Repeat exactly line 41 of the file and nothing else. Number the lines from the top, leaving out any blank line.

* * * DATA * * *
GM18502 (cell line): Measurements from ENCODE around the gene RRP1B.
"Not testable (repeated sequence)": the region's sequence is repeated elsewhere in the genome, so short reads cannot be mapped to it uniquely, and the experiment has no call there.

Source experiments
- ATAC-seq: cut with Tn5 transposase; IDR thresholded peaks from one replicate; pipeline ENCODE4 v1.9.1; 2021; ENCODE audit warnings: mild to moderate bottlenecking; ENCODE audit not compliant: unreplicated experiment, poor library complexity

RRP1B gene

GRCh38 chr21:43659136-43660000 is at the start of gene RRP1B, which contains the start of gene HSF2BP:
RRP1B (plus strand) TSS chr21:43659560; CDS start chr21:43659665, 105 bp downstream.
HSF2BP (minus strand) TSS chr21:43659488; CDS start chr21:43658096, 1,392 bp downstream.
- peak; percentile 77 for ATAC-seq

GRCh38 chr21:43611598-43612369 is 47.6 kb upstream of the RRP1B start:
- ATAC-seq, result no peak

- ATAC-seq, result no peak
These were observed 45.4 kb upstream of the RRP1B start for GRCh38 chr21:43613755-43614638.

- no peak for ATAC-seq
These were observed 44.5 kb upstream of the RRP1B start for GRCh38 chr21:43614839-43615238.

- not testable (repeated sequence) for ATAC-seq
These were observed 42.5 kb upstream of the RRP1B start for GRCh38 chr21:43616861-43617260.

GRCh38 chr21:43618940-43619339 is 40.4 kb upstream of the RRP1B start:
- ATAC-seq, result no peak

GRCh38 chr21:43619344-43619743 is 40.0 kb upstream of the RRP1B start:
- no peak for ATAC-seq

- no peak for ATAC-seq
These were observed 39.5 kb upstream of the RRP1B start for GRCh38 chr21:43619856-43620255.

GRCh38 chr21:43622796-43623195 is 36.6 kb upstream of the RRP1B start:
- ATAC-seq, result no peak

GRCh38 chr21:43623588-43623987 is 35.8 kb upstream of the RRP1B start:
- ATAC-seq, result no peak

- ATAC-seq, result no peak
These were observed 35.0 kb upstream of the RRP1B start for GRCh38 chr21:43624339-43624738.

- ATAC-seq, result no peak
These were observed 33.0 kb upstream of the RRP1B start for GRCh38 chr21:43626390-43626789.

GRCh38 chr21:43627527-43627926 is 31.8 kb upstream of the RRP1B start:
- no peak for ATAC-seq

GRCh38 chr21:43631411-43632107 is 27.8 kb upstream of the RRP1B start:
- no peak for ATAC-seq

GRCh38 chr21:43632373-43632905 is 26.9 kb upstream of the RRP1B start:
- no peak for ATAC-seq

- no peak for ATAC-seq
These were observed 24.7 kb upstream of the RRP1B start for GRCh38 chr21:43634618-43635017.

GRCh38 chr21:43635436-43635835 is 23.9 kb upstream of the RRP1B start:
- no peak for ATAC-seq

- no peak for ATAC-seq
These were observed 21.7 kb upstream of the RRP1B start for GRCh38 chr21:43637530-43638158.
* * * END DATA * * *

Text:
- no peak for ATAC-seq